The international order, as it has existed since the end of World War II, has changed much more significantly than the public debate in Germany is willing to admit. The German world view is centred around the international order of the UN and a shared commitment to a value and rules-based world.
A world like this is desirable, but only realistic for as long as the major powers or alliances with real potency actually support and enforce it. And this support is missing. Europe is weakening, the US are putting ‘America first’ and solely focusing on their own interests. Russia has less and less real influence and is concentrating on its role as a troublemaker. Under the guise of modesty, China is pushing forward into Europe, Africa, and the Southeast-Asian region and will have expanded its economic influence into that of a global political power in the coming ten years – while itself facing political and economic pressure from its rising competitor India. A large number of aspiring and established middle powers, acting increasingly independently, as well as numerous non-governmental global players are contributing to a new lack of clarity: companies and entrepreneurs, civil society groups, the media, and ‘influencers’, but also private agents of violence such as terrorists and organised crime. This is the new world order of the future, and Germany must reorientate itself in order to define and enforce its own interests.
Our country is facing two novel challenges. First of all, formulating national interests and our own political concepts is a difficult endeavour, even seventy years after the end of World War II. Implementing them is even more difficult. However, a generally damaging development might be of assistance to us here: the Trump administration’s questioning of international institutions, alliances, and global agreements is forcing Germany to rethink the parameters of its foreign and security policy and in part redefine them. The reduced reliability and increased self-centredness of American politics is pushing other, new partners with similar interests into the focus. And this leads to the second challenge: can Germany, as it is embedded in Europe, become a negotiator, architect, leading protagonist, idea generator of new alliances for further developing the world order together with its partners? A network of democratic, liberal-minded nations – this is the approach we need, together with partners such as Japan, South Korea, Australia, Canada, Argentina, Peru, Botswana, and others. The specialist term is polycentric global governance – flexible alliances that can also be supported by international organisations, companies, the scientific community, and civil society. In addition to the great pillars of global order and major powers, such flexible, variable networks are growing in importance: they can help create common orientations, make the world order more inclusive, build global communities of responsibility, and pool formative power.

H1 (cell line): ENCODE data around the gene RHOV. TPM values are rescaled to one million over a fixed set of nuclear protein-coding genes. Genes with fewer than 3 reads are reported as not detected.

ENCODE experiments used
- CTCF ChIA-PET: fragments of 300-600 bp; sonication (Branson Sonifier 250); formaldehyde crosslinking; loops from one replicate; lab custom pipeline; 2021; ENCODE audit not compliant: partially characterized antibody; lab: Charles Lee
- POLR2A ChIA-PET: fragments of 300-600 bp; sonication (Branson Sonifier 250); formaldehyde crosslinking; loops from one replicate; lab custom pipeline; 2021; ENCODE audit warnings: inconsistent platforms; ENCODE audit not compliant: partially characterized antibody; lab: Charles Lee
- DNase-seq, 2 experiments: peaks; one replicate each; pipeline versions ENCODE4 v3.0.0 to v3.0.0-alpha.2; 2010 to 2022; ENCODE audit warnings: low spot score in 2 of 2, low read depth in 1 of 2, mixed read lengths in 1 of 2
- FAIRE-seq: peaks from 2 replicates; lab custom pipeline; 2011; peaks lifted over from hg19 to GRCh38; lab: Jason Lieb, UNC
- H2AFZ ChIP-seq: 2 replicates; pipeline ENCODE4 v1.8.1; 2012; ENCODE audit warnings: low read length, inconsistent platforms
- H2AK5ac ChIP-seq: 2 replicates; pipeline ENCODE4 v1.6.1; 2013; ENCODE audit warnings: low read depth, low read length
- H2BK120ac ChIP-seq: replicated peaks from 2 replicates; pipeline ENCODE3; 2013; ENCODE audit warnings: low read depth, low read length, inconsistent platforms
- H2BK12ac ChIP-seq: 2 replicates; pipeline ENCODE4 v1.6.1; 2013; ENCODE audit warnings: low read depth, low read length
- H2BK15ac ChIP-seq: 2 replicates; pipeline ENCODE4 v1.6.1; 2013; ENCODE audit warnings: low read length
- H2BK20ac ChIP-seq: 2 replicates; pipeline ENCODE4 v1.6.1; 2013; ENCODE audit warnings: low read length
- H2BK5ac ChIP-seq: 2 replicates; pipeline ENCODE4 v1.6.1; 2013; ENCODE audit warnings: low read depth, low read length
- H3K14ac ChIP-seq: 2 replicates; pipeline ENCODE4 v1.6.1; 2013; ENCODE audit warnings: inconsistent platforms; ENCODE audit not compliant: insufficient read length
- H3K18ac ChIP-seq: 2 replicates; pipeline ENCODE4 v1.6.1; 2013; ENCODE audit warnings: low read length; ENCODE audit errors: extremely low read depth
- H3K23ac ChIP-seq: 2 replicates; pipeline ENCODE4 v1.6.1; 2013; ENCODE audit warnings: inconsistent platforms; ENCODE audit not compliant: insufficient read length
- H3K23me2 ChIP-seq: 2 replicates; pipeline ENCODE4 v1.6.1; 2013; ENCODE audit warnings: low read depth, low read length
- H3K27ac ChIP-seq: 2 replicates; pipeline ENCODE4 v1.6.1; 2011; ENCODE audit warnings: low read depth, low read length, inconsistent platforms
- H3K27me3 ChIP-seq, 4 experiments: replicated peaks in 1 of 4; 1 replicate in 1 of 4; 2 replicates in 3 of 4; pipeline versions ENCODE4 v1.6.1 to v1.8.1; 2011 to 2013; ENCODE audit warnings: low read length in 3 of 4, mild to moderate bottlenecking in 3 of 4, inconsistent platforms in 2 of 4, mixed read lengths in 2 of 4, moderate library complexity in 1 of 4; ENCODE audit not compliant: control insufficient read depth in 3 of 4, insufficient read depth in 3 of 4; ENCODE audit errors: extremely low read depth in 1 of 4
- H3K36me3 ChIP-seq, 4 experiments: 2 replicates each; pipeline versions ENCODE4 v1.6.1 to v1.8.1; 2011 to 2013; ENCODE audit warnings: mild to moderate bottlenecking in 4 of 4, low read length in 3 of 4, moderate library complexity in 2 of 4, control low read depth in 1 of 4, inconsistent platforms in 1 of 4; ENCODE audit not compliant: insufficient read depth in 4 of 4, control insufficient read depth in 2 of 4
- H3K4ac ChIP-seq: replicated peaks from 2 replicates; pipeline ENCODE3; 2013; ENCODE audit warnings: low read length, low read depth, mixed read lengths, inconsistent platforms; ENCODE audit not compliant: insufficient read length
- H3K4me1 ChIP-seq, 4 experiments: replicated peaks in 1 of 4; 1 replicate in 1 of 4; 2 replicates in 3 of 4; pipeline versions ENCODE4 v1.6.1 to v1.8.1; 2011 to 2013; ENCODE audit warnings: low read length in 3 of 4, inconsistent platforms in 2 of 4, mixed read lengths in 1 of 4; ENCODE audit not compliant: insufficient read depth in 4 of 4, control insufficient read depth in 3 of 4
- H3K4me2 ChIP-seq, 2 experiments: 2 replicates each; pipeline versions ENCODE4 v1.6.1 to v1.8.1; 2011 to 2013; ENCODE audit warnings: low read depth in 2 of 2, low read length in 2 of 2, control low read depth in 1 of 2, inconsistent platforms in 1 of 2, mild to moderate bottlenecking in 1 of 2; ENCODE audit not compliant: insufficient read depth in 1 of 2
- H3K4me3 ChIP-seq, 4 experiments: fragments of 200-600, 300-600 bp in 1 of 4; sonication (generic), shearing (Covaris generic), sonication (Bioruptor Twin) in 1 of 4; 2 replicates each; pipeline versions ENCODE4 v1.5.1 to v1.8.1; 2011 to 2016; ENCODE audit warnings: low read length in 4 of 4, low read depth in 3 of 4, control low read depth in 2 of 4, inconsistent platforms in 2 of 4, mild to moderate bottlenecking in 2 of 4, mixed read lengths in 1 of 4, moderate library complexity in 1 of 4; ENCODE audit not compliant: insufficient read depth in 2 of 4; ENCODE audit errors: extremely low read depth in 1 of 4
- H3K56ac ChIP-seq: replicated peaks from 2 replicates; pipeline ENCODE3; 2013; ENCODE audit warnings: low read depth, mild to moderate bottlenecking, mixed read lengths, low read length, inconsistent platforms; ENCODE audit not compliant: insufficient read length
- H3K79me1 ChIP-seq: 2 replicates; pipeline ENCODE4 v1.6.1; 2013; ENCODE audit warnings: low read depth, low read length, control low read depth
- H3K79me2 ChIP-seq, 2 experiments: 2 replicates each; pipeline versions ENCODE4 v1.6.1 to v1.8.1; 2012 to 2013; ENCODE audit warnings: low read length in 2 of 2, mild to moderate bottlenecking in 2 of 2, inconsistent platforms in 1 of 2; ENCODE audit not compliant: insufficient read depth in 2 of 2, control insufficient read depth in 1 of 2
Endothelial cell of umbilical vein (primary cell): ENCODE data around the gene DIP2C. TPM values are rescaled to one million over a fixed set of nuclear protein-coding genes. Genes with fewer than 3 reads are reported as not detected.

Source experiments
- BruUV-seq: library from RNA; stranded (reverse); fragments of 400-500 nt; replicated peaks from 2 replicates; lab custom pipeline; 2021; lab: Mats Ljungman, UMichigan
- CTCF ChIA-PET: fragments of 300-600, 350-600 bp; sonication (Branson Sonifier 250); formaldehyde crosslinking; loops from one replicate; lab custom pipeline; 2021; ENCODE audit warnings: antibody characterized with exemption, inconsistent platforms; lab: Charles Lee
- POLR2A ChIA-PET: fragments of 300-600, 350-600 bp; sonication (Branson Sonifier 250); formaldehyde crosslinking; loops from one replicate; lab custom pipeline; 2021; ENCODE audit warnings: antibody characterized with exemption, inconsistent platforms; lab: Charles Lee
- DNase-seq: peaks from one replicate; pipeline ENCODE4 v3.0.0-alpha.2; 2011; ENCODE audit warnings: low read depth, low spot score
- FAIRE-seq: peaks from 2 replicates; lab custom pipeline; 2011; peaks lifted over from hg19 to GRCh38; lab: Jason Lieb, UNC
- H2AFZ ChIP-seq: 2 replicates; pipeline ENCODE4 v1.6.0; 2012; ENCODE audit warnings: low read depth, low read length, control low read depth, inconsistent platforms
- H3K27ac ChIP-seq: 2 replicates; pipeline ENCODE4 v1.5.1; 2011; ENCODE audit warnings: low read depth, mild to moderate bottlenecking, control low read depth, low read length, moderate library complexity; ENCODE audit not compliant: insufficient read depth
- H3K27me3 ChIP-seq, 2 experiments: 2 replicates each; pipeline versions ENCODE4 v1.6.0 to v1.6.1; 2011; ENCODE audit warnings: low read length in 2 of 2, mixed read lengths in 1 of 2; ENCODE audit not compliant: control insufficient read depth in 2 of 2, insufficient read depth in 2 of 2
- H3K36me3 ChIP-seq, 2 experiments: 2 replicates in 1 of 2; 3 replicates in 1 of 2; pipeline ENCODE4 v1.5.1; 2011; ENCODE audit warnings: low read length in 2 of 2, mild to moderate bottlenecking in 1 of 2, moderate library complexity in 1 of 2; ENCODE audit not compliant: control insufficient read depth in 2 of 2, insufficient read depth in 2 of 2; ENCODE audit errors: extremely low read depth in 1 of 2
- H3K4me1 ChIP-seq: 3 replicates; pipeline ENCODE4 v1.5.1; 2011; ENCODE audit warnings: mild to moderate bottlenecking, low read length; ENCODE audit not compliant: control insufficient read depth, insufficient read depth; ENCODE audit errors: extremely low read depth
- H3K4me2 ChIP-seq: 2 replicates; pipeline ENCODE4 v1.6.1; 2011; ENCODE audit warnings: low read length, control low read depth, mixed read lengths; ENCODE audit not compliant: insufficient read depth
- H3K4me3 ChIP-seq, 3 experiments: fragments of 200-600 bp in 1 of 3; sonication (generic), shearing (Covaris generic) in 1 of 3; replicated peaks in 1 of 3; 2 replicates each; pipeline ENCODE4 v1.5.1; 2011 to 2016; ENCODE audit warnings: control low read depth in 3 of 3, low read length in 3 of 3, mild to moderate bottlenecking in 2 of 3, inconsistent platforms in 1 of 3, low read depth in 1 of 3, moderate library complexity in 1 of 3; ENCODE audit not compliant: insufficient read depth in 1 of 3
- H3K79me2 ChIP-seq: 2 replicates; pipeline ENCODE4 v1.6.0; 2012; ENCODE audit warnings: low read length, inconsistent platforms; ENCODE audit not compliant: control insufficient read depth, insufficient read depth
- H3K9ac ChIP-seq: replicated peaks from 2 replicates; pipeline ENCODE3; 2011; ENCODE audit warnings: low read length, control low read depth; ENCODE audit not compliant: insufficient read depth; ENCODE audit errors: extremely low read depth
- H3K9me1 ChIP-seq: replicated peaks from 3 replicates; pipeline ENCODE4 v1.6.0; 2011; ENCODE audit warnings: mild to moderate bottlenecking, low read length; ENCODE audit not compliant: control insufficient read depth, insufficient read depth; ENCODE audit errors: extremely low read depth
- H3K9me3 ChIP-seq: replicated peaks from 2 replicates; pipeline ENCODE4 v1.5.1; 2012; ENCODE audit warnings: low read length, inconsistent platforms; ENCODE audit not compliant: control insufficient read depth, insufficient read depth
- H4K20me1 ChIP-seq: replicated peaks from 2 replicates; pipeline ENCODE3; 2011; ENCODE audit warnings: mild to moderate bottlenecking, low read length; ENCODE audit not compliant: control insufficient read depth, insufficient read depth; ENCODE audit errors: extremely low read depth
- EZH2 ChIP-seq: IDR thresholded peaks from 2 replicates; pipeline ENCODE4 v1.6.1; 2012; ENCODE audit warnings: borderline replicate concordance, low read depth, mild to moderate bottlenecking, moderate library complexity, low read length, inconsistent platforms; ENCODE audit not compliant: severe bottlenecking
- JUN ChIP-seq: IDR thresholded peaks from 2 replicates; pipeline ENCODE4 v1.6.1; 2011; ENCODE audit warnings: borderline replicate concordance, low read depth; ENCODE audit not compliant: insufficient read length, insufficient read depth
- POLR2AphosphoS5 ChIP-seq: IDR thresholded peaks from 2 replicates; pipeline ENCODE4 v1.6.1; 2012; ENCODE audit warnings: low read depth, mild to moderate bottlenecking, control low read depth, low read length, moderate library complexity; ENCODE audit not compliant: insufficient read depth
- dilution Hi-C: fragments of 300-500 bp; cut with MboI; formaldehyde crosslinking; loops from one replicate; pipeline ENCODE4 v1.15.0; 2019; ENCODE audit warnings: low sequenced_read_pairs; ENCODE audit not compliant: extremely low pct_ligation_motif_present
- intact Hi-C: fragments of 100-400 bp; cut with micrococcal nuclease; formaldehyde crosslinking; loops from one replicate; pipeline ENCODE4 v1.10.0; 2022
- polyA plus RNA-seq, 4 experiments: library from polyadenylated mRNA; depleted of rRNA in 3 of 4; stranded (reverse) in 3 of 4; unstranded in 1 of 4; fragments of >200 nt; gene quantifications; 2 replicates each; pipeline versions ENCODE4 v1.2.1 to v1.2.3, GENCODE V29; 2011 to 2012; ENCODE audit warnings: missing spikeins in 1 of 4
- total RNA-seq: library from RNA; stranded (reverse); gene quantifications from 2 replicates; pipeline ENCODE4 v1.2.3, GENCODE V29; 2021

Something is happening, and it is heading in the right direction. Germany needs a plan for the future that is aligned with our values, perspectives of political design, and interests. The operating principle is set: multilateralism that seeks balance and combines the national and global common good. Germany must now place its bets on variable networks with which it can impress, incorporate, and influence the global powers. In addition, interests must be formulated – a delicate endeavour in a morally charged society like ours. But without our own clearly formulated ideas and interests regarding what we want to achieve in this multilateral order, even the best networks will be futile.